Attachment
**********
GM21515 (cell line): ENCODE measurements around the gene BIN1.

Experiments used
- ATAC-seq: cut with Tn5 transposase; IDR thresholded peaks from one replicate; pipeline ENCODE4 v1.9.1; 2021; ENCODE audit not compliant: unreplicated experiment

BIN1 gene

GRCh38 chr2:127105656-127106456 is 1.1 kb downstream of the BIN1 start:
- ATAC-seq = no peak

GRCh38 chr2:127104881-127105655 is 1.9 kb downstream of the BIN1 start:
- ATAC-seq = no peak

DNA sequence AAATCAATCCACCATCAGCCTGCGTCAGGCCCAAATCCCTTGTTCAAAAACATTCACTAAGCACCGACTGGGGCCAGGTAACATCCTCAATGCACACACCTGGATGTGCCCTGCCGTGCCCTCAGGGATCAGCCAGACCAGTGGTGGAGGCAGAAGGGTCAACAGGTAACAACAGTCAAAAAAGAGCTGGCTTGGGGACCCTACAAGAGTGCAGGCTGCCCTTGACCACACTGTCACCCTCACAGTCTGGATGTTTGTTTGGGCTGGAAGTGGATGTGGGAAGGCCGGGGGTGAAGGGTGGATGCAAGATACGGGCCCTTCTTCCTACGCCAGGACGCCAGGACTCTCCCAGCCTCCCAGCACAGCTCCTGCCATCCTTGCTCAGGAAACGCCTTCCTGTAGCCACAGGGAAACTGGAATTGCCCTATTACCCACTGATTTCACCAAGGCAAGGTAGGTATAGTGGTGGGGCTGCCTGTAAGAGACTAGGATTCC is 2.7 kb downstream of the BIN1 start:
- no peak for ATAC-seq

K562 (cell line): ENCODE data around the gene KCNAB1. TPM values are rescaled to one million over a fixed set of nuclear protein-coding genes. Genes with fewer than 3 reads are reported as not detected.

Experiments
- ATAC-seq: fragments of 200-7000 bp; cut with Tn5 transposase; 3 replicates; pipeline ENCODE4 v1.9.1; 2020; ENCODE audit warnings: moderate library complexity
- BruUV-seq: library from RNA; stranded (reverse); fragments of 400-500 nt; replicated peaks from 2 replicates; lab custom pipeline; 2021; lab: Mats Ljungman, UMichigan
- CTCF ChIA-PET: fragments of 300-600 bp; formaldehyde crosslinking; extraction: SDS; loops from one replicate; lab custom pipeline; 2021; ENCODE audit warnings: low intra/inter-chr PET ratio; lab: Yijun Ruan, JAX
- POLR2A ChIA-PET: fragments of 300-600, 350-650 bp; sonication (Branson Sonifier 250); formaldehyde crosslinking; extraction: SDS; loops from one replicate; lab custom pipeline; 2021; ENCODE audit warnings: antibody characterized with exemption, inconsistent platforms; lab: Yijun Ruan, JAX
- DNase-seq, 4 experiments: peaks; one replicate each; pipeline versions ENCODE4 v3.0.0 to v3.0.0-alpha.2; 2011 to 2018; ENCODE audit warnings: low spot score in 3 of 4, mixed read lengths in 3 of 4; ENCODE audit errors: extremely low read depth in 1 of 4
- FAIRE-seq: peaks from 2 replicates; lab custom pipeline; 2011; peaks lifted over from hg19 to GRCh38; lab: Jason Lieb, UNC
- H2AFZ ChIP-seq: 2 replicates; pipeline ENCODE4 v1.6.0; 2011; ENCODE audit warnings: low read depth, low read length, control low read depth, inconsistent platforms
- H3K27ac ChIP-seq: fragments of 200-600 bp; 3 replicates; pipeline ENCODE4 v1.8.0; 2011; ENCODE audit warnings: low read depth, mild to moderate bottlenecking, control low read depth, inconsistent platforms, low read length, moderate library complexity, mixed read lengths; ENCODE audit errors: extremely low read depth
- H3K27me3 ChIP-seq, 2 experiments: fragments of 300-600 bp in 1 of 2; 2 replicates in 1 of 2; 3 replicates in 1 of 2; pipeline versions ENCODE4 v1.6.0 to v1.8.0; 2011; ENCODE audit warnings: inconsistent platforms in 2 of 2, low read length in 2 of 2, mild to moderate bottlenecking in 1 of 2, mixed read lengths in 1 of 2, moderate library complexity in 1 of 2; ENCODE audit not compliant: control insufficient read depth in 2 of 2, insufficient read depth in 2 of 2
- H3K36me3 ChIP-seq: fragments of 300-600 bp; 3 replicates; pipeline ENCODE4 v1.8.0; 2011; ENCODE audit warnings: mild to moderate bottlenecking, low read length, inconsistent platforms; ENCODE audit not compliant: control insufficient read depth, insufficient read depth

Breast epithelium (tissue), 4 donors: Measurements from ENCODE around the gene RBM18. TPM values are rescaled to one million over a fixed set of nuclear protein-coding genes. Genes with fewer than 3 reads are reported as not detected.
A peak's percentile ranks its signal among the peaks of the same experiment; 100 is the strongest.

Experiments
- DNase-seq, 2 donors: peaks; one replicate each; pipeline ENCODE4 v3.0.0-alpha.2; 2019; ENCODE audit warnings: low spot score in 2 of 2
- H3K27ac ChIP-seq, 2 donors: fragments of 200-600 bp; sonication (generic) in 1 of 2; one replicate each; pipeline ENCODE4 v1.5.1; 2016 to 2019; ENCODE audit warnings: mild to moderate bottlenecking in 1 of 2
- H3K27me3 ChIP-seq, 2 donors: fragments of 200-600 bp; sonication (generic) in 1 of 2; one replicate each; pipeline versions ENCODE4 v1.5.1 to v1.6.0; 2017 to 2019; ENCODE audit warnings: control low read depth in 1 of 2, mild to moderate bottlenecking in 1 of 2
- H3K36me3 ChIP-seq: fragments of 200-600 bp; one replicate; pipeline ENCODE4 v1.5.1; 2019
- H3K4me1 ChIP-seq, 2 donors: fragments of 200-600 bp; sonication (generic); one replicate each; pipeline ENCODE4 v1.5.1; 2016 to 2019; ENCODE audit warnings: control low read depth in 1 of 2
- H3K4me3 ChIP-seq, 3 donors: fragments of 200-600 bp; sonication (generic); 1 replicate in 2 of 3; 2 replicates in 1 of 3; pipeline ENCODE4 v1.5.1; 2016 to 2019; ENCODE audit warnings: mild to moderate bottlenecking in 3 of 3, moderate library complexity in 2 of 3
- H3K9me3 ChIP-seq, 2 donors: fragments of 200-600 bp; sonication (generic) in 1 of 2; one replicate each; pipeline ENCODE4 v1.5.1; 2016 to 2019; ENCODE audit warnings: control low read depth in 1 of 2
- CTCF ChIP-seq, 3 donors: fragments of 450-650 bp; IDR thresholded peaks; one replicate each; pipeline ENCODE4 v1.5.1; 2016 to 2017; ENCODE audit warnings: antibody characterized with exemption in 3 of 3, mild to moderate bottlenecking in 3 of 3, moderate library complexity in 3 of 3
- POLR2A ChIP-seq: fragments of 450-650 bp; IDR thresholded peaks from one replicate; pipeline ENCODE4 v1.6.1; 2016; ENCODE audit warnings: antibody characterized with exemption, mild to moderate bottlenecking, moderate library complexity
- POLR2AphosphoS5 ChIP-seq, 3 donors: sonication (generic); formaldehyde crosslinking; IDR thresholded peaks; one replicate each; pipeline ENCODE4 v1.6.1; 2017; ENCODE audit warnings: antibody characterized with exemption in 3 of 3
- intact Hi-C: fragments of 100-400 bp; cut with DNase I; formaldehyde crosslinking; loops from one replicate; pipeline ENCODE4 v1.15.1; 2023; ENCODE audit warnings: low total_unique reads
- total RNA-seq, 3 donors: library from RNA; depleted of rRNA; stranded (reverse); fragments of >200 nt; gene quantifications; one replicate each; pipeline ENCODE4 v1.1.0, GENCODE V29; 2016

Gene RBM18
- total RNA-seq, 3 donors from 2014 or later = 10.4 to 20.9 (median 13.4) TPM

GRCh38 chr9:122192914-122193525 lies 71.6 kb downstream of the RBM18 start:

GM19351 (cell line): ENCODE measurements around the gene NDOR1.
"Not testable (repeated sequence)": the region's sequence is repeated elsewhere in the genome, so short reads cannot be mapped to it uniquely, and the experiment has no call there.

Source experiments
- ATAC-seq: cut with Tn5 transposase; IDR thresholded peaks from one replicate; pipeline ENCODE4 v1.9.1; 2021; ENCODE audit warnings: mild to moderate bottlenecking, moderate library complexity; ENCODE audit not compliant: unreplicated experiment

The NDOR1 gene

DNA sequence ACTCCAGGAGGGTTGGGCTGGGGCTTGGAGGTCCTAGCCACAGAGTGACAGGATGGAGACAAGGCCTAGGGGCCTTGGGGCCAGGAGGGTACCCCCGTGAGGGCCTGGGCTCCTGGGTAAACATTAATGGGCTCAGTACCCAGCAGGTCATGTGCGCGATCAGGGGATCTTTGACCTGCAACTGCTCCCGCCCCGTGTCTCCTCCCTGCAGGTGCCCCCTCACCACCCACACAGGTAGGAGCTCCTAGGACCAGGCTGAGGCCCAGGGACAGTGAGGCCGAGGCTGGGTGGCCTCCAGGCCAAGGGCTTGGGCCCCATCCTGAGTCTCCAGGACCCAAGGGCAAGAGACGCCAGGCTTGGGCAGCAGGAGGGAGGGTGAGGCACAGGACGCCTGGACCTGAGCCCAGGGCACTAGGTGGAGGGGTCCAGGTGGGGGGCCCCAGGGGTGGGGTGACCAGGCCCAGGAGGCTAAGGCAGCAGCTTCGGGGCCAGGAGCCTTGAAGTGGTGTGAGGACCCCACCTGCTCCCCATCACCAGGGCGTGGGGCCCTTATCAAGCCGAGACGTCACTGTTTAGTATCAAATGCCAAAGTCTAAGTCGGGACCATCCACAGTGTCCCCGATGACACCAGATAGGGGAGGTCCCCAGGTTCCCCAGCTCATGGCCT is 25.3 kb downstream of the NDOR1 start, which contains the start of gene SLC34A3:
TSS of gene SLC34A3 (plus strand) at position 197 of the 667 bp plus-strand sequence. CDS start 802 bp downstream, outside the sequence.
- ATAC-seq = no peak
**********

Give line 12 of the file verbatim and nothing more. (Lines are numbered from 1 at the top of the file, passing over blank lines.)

Experiments